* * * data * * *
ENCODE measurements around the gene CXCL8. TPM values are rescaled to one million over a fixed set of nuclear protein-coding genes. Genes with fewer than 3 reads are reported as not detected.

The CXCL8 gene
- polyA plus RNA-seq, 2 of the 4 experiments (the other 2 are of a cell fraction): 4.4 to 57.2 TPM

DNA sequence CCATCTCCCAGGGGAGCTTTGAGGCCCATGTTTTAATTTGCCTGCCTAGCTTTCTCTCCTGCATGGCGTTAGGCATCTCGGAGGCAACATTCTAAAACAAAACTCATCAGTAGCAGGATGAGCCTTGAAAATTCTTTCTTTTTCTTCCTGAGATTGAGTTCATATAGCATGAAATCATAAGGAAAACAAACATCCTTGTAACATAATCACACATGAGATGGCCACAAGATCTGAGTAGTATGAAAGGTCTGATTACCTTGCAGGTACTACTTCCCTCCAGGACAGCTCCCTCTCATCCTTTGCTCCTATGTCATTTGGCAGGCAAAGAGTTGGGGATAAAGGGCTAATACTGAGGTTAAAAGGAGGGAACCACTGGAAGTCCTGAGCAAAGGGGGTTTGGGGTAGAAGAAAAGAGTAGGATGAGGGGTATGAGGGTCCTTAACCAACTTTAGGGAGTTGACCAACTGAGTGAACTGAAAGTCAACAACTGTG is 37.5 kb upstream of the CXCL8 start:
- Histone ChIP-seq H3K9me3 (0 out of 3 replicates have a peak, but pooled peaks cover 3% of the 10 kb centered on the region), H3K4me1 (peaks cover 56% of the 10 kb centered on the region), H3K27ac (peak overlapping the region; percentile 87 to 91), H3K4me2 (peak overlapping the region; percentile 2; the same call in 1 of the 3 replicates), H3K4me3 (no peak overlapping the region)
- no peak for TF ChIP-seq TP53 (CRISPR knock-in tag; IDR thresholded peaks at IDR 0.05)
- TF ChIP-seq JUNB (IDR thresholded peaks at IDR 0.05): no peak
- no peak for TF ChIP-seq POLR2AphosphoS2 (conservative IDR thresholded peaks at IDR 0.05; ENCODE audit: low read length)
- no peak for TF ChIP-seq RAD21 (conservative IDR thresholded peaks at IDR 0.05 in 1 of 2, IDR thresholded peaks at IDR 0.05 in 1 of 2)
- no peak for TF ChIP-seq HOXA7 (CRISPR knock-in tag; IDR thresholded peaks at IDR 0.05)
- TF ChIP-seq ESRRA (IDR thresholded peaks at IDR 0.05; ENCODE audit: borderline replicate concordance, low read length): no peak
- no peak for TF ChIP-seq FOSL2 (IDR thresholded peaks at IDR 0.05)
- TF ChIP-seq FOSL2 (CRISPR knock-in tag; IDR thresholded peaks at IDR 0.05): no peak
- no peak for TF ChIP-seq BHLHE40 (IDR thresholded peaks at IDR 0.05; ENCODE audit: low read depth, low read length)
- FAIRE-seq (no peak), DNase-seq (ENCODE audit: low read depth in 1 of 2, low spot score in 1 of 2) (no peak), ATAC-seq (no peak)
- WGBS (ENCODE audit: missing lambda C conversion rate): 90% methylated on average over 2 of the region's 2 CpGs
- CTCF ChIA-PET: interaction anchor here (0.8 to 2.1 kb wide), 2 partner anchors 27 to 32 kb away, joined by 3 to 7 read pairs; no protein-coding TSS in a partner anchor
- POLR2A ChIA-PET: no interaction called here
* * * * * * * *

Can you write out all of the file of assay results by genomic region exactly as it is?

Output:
ENCODE measurements around the gene CXCL8. TPM values are rescaled to one million over a fixed set of nuclear protein-coding genes. Genes with fewer than 3 reads are reported as not detected.

The CXCL8 gene
- polyA plus RNA-seq, 2 of the 4 experiments (the other 2 are of a cell fraction): 4.4 to 57.2 TPM

DNA sequence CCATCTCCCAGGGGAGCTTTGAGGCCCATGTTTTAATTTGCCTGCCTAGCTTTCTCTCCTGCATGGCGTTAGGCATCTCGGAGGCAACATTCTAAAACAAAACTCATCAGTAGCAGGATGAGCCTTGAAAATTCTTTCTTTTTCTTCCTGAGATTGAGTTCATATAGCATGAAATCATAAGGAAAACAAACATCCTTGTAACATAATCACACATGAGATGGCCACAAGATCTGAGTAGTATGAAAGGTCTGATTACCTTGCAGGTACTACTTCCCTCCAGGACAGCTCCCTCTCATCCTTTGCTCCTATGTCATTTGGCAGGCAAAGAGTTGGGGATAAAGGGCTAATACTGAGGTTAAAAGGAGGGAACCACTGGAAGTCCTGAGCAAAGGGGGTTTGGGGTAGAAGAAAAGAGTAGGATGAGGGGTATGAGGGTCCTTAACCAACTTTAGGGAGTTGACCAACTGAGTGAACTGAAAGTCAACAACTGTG is 37.5 kb upstream of the CXCL8 start:
- Histone ChIP-seq H3K9me3 (0 out of 3 replicates have a peak, but pooled peaks cover 3% of the 10 kb centered on the region), H3K4me1 (peaks cover 56% of the 10 kb centered on the region), H3K27ac (peak overlapping the region; percentile 87 to 91), H3K4me2 (peak overlapping the region; percentile 2; the same call in 1 of the 3 replicates), H3K4me3 (no peak overlapping the region)
- no peak for TF ChIP-seq TP53 (CRISPR knock-in tag; IDR thresholded peaks at IDR 0.05)
- TF ChIP-seq JUNB (IDR thresholded peaks at IDR 0.05): no peak
- no peak for TF ChIP-seq POLR2AphosphoS2 (conservative IDR thresholded peaks at IDR 0.05; ENCODE audit: low read length)
- no peak for TF ChIP-seq RAD21 (conservative IDR thresholded peaks at IDR 0.05 in 1 of 2, IDR thresholded peaks at IDR 0.05 in 1 of 2)
- no peak for TF ChIP-seq HOXA7 (CRISPR knock-in tag; IDR thresholded peaks at IDR 0.05)
- TF ChIP-seq ESRRA (IDR thresholded peaks at IDR 0.05; ENCODE audit: borderline replicate concordance, low read length): no peak
- no peak for TF ChIP-seq FOSL2 (IDR thresholded peaks at IDR 0.05)
- TF ChIP-seq FOSL2 (CRISPR knock-in tag; IDR thresholded peaks at IDR 0.05): no peak
- no peak for TF ChIP-seq BHLHE40 (IDR thresholded peaks at IDR 0.05; ENCODE audit: low read depth, low read length)
- FAIRE-seq (no peak), DNase-seq (ENCODE audit: low read depth in 1 of 2, low spot score in 1 of 2) (no peak), ATAC-seq (no peak)
- WGBS (ENCODE audit: missing lambda C conversion rate): 90% methylated on average over 2 of the region's 2 CpGs
- CTCF ChIA-PET: interaction anchor here (0.8 to 2.1 kb wide), 2 partner anchors 27 to 32 kb away, joined by 3 to 7 read pairs; no protein-coding TSS in a partner anchor
- POLR2A ChIA-PET: no interaction called here